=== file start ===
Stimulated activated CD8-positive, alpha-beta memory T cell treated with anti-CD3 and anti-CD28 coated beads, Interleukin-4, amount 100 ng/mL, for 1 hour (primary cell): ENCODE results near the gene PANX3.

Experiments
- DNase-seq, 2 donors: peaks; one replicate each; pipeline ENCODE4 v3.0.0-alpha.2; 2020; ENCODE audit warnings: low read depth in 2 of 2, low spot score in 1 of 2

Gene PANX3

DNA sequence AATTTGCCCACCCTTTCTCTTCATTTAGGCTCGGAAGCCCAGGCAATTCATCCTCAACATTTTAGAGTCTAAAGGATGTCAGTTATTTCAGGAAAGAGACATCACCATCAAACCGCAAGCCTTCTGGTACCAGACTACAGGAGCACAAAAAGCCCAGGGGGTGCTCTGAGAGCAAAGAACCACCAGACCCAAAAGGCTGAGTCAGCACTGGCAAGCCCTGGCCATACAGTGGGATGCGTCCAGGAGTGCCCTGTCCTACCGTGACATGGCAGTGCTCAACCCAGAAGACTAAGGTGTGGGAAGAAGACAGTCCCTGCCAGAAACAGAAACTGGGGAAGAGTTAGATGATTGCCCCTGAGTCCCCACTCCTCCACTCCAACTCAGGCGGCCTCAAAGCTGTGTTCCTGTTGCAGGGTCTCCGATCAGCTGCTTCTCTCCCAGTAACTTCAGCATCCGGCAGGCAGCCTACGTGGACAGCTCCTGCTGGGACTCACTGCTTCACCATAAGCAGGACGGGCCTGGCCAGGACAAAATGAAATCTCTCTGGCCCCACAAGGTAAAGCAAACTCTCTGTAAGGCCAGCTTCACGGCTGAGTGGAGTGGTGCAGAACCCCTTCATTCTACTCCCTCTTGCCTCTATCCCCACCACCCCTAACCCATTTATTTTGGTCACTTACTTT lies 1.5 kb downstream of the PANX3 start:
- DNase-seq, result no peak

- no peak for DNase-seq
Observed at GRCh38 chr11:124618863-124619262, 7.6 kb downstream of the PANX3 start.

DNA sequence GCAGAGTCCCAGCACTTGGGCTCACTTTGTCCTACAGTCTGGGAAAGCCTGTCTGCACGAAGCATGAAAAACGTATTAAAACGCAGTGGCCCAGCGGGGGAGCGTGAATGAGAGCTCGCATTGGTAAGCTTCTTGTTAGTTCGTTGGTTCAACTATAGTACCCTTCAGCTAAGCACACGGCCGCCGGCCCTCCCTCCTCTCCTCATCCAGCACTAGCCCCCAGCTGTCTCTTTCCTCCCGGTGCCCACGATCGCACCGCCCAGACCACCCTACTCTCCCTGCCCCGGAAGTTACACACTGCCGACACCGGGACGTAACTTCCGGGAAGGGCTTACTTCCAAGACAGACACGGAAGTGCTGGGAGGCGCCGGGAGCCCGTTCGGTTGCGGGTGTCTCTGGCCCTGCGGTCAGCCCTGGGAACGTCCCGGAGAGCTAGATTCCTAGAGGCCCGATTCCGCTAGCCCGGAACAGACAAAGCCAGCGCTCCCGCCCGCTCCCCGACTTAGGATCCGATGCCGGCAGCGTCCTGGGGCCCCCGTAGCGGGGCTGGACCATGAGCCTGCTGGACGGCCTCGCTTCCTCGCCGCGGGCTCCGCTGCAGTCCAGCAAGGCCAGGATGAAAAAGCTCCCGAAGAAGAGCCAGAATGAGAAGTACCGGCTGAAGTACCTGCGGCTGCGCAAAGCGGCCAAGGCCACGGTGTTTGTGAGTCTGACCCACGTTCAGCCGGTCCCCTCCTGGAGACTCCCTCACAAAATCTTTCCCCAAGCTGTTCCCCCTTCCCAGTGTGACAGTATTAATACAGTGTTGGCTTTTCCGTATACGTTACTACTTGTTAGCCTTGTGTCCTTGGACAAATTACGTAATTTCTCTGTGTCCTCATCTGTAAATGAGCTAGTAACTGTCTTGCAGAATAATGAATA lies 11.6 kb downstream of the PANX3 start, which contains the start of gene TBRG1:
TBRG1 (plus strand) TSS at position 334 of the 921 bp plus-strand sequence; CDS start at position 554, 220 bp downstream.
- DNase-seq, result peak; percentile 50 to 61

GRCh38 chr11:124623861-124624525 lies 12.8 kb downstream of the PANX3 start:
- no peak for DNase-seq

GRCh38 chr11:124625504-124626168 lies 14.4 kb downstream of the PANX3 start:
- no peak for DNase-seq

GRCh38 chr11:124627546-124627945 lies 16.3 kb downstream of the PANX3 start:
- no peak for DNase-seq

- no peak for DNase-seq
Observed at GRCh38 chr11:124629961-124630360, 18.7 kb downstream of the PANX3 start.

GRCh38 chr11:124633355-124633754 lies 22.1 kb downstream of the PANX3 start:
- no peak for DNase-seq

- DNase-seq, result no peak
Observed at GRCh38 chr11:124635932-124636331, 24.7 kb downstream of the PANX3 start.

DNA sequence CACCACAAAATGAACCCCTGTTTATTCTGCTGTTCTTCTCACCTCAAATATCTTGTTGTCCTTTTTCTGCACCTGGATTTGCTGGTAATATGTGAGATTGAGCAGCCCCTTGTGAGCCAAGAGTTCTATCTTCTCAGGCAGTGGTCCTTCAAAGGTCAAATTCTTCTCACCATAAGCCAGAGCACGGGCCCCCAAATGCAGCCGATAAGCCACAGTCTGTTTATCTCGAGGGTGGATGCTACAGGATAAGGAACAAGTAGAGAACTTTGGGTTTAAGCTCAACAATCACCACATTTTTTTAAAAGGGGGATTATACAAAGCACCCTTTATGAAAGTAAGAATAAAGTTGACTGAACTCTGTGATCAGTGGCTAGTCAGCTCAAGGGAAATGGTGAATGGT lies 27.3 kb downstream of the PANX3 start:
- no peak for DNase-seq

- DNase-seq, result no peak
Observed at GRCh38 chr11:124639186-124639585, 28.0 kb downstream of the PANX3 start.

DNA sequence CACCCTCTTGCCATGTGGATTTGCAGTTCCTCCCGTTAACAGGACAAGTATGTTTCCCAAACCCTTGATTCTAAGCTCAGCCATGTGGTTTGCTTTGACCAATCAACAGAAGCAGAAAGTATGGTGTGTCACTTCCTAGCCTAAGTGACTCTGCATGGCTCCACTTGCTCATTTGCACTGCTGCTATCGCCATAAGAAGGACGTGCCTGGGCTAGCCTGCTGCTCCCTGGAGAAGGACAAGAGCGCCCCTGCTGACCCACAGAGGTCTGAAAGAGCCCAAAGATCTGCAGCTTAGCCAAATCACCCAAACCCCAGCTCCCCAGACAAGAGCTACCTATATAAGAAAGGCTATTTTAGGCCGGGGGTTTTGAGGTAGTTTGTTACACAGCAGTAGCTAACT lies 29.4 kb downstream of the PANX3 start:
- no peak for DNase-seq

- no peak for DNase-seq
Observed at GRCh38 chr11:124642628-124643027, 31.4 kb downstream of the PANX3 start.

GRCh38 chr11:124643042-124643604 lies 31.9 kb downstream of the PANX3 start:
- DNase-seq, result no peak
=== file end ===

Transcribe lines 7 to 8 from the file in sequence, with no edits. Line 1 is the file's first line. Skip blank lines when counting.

- no peak for DNase-seq
Observed at GRCh38 chr11:124618863-124619262, 7.6 kb downstream of the PANX3 start.